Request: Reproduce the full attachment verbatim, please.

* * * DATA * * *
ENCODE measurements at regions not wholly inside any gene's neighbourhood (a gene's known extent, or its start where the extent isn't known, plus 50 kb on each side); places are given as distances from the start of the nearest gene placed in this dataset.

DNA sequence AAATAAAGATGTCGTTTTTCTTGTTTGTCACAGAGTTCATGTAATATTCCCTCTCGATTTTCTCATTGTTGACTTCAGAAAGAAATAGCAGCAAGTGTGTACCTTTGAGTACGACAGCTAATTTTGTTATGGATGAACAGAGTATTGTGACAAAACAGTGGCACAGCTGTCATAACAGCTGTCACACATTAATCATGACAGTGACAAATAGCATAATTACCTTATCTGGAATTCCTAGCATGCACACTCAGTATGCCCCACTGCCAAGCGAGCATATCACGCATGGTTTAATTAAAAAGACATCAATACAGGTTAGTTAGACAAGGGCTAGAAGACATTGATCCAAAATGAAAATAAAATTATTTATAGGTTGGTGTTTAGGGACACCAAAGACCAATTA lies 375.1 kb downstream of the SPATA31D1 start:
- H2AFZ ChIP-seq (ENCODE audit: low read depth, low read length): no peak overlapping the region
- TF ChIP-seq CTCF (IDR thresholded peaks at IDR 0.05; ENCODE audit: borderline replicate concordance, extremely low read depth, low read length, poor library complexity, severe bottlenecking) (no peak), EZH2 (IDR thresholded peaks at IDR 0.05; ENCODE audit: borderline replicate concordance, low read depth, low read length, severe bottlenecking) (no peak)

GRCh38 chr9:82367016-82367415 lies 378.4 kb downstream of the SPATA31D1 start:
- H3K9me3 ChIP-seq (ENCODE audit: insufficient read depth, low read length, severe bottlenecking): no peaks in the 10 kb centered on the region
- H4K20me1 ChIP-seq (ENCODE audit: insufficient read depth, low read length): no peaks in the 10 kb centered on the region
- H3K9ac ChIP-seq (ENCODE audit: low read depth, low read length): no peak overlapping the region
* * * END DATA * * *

ENCODE measurements at regions not wholly inside any gene's neighbourhood (a gene's known extent, or its start where the extent isn't known, plus 50 kb on each side); places are given as distances from the start of the nearest gene placed in this dataset.

DNA sequence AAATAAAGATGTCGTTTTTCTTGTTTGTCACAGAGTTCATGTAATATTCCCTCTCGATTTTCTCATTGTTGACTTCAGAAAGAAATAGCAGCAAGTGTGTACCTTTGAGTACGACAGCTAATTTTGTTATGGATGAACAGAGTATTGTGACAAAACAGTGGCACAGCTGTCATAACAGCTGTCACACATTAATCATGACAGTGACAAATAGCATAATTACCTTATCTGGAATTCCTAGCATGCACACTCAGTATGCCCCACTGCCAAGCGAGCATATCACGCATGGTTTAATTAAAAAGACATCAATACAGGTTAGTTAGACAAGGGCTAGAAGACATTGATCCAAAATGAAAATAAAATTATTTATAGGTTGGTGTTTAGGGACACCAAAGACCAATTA lies 375.1 kb downstream of the SPATA31D1 start:
- H2AFZ ChIP-seq (ENCODE audit: low read depth, low read length): no peak overlapping the region
- TF ChIP-seq CTCF (IDR thresholded peaks at IDR 0.05; ENCODE audit: borderline replicate concordance, extremely low read depth, low read length, poor library complexity, severe bottlenecking) (no peak), EZH2 (IDR thresholded peaks at IDR 0.05; ENCODE audit: borderline replicate concordance, low read depth, low read length, severe bottlenecking) (no peak)

GRCh38 chr9:82367016-82367415 lies 378.4 kb downstream of the SPATA31D1 start:
- H3K9me3 ChIP-seq (ENCODE audit: insufficient read depth, low read length, severe bottlenecking): no peaks in the 10 kb centered on the region
- H4K20me1 ChIP-seq (ENCODE audit: insufficient read depth, low read length): no peaks in the 10 kb centered on the region
- H3K9ac ChIP-seq (ENCODE audit: low read depth, low read length): no peak overlapping the region